The Result of God’s Apparent Absence

When sin is accepted in the life of the people of God, the consequences begin to be felt. The enemies of God and His people begin to afflict the nation. Notice that the Psalmist uses the phrase, “Your foes roared.” This reminds us that our ultimate enemy is Satan, the one whom Peter tells us roams about as a roaring lion seeking whom he might devour (1 Pet. 5:8).

“Your foes roared in the place where You met with us; they set up their standards as signs. They behaved like men wielding axes to cut through a thicket of trees. They smashed all the carved paneling with their axes and hatchets. They burned Your sanctuary to the ground; they defiled the dwelling place of Your Name. They said in their hearts, ‘We will crush them completely!’ They burned every place where God was worshiped in the land. We are given no miraculous signs; no prophets are left, and none of us knows how long this will be” (Psa. 74:4-9).

Turning to an Awareness of the God to Whom We Are Praying

An important lesson to learn in prayer is that ultimately we need to be concerned about God and His reputation and the extension of His kingdom and purposes. Revival really isn’t about us having better meetings or being happy. It is about God’s Name being exalted and more praise and honor given to Him on this planet. Notice that the Psalmist asked God to go to work, because He is the one being reviled and mocked through the attacks on His people. Note also that this portion of the Psalm then moves into a wonderful expression of recognizing God’s power and ability to handle any attack. It is as we understand the awesome power of the One we are addressing in prayer, that our faith will grow and we will begin to pray in a way that moves the hand of God.

“How long will the enemy mock You, O God? Will the foe revile Your name forever? Why do You hold back Your hand, Your right hand? Take it from the folds of Your garment and destroy them.

For the rest of the article…

Corporate prayer is one of the most important things we are to do together.

Why? John Franklin wrote in And the Place Was Shaken

If we are to see a spiritual awakening in this land, a reversal of the headlong rush into the moral cesspool in which we currently swim, then there must be fervent, intense prayer meeting sprouting up all over this land.”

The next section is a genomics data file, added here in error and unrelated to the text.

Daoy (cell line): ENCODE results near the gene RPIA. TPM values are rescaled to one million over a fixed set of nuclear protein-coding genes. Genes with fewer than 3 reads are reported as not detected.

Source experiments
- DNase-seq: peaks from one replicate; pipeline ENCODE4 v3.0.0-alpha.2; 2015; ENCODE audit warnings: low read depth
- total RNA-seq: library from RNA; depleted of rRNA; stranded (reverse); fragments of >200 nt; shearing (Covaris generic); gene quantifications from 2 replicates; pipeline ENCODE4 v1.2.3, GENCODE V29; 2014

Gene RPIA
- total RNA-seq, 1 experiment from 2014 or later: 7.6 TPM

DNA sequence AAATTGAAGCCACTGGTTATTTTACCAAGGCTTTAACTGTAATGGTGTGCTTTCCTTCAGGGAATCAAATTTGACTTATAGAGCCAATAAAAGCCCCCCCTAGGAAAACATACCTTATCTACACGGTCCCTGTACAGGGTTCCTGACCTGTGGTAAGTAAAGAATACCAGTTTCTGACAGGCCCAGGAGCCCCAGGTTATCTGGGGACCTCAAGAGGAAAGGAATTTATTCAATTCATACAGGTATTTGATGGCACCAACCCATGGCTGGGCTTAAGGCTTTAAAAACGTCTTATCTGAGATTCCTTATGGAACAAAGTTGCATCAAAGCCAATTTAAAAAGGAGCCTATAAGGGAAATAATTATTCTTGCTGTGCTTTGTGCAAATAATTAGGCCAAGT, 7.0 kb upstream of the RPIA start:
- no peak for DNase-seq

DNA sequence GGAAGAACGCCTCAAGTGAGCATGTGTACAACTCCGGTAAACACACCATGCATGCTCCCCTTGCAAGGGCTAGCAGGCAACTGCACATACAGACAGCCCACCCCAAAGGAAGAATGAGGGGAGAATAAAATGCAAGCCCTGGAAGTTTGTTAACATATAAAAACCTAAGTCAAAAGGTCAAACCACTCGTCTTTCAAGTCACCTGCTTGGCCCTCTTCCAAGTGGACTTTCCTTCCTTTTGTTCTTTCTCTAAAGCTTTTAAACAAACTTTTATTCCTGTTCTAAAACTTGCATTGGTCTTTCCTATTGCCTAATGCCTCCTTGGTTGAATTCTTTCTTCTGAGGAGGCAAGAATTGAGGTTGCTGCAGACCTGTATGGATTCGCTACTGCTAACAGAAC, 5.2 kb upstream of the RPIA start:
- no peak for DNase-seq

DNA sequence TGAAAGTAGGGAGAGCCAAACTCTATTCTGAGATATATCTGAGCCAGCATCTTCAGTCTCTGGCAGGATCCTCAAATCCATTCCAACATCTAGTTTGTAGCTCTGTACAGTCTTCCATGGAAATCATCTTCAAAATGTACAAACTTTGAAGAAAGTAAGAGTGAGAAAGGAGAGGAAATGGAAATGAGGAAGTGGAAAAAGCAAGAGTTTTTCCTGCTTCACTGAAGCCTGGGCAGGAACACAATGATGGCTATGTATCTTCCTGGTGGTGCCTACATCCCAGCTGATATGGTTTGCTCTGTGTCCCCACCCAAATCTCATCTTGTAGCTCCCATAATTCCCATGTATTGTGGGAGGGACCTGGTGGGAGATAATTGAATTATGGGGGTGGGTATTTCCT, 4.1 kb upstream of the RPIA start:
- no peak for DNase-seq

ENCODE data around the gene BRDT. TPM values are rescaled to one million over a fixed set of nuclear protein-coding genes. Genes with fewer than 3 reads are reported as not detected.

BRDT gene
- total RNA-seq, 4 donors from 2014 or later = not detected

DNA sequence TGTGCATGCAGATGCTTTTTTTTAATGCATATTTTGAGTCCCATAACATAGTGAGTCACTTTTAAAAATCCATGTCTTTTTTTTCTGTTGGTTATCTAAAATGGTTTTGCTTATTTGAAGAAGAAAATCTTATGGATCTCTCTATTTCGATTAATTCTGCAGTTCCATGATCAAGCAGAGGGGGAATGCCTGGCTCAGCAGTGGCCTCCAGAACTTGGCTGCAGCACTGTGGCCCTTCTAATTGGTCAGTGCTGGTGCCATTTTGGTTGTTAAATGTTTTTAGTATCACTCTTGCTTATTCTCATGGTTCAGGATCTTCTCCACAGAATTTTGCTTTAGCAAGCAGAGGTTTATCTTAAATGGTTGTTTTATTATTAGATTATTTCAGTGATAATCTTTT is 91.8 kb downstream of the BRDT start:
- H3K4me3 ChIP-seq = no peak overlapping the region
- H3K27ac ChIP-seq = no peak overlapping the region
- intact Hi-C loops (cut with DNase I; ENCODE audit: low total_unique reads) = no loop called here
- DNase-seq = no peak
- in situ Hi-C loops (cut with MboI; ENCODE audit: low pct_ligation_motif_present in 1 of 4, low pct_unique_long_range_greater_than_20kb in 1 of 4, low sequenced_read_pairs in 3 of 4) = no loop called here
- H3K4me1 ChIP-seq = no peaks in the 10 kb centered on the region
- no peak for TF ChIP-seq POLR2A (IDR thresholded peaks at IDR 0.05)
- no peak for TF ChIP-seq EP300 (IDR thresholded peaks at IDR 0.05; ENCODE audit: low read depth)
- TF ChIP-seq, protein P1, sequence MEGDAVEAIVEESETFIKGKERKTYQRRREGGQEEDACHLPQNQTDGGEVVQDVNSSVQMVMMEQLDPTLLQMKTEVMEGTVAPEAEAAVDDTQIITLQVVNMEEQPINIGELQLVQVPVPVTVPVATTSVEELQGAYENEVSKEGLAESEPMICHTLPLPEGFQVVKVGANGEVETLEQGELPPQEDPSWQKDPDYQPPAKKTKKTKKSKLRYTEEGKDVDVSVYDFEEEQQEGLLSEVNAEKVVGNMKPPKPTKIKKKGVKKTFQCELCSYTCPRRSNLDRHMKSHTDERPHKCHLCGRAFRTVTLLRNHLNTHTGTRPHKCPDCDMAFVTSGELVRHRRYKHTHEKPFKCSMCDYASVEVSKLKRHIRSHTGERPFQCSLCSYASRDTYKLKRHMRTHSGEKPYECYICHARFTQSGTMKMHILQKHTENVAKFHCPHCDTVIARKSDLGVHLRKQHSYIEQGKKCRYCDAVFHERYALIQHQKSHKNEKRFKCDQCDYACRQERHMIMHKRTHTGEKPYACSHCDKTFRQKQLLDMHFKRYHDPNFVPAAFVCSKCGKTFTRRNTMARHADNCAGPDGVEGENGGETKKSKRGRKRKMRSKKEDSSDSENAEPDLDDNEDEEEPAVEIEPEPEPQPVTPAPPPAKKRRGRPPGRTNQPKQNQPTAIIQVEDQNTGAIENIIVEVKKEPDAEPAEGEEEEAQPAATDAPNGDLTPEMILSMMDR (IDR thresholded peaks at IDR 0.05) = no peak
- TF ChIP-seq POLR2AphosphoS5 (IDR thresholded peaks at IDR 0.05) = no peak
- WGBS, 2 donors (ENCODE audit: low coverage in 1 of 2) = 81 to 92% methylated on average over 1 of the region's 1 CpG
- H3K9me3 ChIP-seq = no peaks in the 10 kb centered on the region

“Revival awakens in our hearts an increased awareness of the presence of God, a new love for God, a new hatred for sin and a hunger for His Word”

~Del Fehsenfeld Jr

The Importance of Prayer in the Work of the Church

Many churches today in America are doing many works for the Lord. Unfortunately, there are not enough people in these churches who will volunteer to help out. The workers we do have are exhausted. In spite of all this work, we do not see the evangelism results we would like to see. According to the Bible, the reason we don’t have enough workers is because of lack of prayer (see Matthew 9:38). Prayer is also key to our evangelism efforts. When prayer returns to the church, we can have less programs to draw people and allow the Holy Spirit to draw them.

According to Evelyn Christenson, “Prayer is a very important means in the salvation process. Prayer invites the God of the universe to work in them before we try. It releases the power of the Holy Spirit in their lives. It goes ahead of our evangelizing to prepare the soil of their hearts. It can open whole cities or nations for a moving of God toward Jesus. But prayer alone still can be just a means, although a vital means, if we don’t actually go to them in some way with the Gospel of Jesus (page 50)”.

For the rest of the post…

Jim and Lynn JarmanBy Jim Jarman

Converge missionary appointees to Sweden